Forget the breathtaking vistas of David Lean’s epic film. This is Lawrence of Arabia reduced and confined to a drawing room. Howard Brenton is one the great British playwrights, but this is not one of his great plays.
After helping lead an Arab rebellion against the Ottoman Empire and becoming really rather famous, Brenton’s new play asks what came next for TE Lawrence. Well, a nervous breakdown, a penchant for S&M and a desire to shed his colossal fame.
It sounds juicy, but it’s made unjuicy by a stolid script and stodgy direction from John Dove. Aside from a couple of bits in Arabia, when Michael Taylor’s set parts like the Red Sea, the play is mostly conversations in a drawing room. George Bernard Shaw’s drawing room, in fact, where Lawrence - a friend of the family - hides out to avoid prying journalists.
Jeff Rawle’s Shaw is entertainingly dotty, while a bit of punch and ferocity –and a bit of humour – comes from Field Marshal Allenby (William Chubb) who, when it comes to Lawrence, is torn between admiration and irritation.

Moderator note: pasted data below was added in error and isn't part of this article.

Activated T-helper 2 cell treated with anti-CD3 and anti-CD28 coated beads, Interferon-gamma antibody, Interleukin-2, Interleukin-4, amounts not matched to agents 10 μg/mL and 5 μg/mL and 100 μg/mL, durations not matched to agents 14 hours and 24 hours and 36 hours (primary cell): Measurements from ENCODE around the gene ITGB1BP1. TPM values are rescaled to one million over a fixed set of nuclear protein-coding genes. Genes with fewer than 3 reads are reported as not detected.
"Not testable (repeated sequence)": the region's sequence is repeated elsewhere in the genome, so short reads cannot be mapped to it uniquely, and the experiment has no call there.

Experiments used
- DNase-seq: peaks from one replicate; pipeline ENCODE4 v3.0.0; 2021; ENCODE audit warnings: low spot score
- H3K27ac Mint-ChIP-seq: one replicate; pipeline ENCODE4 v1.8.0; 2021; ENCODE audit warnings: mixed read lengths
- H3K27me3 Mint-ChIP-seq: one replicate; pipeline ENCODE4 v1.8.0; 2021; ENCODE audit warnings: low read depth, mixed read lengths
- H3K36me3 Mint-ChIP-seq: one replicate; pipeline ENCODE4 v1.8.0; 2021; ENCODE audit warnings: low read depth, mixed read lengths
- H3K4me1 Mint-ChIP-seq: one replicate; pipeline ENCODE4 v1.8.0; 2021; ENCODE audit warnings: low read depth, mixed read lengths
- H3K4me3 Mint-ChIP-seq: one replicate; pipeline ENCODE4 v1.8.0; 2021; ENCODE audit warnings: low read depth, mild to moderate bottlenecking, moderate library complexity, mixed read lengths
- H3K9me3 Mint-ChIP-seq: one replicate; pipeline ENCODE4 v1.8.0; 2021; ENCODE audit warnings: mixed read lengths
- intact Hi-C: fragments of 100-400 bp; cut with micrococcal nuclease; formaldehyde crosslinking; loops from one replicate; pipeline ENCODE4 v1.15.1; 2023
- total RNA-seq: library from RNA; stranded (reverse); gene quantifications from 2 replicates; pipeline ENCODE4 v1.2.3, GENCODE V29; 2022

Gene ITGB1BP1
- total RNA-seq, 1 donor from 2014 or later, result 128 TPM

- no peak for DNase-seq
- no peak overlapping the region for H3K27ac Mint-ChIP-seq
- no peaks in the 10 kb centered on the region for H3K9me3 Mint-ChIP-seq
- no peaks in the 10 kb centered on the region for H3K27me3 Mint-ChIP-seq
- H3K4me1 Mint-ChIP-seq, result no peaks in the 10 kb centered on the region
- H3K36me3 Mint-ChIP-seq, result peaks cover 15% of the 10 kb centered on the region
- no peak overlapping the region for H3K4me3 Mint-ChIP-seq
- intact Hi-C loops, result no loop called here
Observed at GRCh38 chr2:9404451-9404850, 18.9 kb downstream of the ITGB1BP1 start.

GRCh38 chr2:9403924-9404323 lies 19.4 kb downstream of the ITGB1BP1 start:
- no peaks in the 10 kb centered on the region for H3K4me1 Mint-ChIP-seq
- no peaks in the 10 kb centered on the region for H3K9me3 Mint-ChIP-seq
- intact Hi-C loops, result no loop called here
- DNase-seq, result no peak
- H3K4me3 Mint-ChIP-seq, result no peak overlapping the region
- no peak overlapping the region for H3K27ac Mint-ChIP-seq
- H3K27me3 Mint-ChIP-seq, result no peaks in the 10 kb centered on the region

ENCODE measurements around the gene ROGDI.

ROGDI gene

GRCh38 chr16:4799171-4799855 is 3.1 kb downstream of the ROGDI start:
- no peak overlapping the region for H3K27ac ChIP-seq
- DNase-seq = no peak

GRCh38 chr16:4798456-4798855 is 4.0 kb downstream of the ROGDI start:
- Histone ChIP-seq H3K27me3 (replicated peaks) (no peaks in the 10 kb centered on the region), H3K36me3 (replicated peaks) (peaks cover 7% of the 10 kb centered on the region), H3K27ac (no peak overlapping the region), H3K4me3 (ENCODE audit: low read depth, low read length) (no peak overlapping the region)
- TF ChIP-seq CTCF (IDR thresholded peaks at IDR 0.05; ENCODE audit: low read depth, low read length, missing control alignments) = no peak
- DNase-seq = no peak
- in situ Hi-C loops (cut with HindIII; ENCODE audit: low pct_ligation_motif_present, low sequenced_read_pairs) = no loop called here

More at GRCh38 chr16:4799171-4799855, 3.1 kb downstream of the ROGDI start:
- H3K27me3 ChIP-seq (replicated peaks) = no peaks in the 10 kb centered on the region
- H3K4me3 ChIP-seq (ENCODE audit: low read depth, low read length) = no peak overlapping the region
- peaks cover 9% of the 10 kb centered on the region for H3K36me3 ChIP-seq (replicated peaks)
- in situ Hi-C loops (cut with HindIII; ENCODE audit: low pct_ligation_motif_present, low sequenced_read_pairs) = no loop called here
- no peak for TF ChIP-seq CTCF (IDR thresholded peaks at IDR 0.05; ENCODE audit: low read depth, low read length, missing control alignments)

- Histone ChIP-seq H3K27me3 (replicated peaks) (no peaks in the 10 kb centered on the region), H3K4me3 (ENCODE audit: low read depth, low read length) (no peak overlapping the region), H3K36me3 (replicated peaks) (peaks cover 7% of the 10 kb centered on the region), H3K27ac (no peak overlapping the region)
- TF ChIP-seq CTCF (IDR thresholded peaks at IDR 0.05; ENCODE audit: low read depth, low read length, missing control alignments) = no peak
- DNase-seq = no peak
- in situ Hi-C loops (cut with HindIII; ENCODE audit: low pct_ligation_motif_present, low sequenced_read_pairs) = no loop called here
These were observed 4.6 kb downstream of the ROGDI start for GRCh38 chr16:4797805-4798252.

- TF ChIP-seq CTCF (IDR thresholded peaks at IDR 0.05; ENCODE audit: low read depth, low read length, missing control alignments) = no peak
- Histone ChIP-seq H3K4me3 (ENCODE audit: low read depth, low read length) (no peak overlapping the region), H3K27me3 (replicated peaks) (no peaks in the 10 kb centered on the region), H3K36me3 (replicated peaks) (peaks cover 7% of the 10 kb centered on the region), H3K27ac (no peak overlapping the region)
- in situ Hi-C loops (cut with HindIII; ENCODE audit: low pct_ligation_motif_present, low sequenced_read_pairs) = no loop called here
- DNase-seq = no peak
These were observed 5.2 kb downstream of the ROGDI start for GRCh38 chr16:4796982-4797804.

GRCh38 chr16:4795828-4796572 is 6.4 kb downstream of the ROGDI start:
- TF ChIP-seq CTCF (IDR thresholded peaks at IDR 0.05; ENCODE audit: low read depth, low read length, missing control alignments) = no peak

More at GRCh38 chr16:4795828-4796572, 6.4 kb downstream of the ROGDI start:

Lawrence himself is played with youthful energy by Jack Laskey. It’s not hard to imagine him bounding across the desert on the back of a camel, but he’s convincing neither as a tortured soul nor a brilliant military strategist.
Brenton bucks against the grandeur associated with Lawrence, but it’s unclear what this play wants to be. There’s a strong case for the post-rebellion division of Arabia, borders drawn with a ruler, being the root cause of today’s Middle Eastern turmoil. ‘We will bring chaos and reap a whirlwind,’ warns Lawrence. Plus ça change.
But although it touches on socialism, sexuality, regret and redress, the play never digs in. Maybe it’s the expectation that the story of an extraordinary man should itself be extraordinary, but this quiet, conversational rewriting of Lawrence’s later life seems to be less interesting than the reality